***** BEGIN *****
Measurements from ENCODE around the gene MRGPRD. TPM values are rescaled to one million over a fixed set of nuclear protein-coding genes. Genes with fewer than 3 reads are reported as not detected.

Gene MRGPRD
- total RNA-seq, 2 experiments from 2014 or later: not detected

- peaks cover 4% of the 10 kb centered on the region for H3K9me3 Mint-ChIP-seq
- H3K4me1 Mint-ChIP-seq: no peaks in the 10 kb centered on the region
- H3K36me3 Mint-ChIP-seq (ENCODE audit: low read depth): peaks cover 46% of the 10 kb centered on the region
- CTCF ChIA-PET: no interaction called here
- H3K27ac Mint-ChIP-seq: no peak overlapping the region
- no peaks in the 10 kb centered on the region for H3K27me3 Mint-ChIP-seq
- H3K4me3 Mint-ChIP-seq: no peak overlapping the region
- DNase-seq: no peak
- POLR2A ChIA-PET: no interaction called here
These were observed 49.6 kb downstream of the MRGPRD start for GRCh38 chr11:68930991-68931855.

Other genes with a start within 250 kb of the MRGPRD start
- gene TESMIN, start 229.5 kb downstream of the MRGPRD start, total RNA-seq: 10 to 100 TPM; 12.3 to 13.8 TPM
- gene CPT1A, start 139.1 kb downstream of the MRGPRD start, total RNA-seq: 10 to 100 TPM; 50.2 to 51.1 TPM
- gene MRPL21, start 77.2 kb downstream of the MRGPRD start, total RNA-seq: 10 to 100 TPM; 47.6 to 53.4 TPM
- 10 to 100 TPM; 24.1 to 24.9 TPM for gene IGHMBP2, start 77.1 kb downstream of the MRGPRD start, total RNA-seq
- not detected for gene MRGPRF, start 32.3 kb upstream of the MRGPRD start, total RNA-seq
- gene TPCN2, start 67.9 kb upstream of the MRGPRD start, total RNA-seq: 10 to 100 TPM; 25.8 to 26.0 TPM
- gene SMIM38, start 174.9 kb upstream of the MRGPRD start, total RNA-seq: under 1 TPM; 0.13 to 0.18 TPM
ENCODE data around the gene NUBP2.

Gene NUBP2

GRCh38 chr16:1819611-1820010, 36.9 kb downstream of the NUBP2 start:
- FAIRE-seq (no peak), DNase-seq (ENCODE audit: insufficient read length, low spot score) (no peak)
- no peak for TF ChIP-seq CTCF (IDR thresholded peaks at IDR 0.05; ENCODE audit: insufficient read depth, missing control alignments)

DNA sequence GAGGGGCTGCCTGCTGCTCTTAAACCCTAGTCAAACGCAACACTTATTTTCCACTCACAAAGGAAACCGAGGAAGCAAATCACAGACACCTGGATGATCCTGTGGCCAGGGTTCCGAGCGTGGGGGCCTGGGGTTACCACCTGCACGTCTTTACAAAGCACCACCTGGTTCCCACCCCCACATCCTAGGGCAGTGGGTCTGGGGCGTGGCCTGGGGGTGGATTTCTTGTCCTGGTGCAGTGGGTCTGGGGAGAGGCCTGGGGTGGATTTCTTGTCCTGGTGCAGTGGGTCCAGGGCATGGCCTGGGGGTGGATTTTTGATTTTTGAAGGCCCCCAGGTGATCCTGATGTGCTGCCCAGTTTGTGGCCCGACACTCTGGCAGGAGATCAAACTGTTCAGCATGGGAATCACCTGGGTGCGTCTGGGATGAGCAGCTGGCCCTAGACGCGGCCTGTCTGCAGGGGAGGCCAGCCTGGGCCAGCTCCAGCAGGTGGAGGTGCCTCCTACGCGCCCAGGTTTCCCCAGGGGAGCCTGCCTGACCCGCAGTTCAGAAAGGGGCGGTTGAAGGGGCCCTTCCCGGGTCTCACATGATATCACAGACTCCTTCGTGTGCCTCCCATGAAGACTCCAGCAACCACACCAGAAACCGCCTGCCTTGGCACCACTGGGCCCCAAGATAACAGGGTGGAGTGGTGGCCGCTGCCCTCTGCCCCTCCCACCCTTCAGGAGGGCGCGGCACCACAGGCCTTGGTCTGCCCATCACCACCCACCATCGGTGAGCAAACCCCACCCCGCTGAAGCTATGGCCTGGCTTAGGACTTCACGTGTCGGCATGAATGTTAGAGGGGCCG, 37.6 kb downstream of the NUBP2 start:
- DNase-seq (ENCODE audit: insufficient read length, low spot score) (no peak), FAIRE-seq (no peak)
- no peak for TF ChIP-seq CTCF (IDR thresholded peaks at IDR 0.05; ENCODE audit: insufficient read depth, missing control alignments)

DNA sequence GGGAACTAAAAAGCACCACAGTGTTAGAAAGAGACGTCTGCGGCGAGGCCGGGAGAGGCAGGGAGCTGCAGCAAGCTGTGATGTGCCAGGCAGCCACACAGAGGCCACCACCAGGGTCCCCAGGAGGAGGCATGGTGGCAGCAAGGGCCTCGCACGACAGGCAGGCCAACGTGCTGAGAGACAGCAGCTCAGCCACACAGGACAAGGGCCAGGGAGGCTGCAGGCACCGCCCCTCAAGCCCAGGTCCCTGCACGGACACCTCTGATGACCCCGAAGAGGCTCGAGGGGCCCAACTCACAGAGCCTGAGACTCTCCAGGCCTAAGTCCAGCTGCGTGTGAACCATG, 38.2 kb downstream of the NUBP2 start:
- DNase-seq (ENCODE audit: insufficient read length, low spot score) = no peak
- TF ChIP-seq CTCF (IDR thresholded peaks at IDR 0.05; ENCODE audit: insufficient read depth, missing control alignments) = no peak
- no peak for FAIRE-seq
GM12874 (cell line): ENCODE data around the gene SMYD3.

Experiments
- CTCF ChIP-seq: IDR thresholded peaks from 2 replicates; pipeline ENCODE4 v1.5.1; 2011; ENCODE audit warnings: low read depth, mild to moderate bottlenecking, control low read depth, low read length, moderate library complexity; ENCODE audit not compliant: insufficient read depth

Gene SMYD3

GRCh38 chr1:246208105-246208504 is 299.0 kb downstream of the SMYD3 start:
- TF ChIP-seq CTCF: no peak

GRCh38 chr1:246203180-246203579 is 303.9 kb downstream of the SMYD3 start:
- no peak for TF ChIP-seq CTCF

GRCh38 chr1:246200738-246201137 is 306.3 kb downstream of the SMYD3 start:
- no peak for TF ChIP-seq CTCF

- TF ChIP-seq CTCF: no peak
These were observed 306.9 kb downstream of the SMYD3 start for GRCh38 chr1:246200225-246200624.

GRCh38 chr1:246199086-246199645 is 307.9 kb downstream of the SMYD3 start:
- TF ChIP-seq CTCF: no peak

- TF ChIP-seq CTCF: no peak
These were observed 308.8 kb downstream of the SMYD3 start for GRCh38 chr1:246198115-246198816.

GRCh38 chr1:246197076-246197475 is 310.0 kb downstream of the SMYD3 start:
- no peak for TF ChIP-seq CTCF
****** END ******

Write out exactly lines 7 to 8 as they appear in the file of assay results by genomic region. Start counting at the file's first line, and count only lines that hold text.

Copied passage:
- CTCF ChIA-PET: no interaction called here
- H3K27ac Mint-ChIP-seq: no peak overlapping the region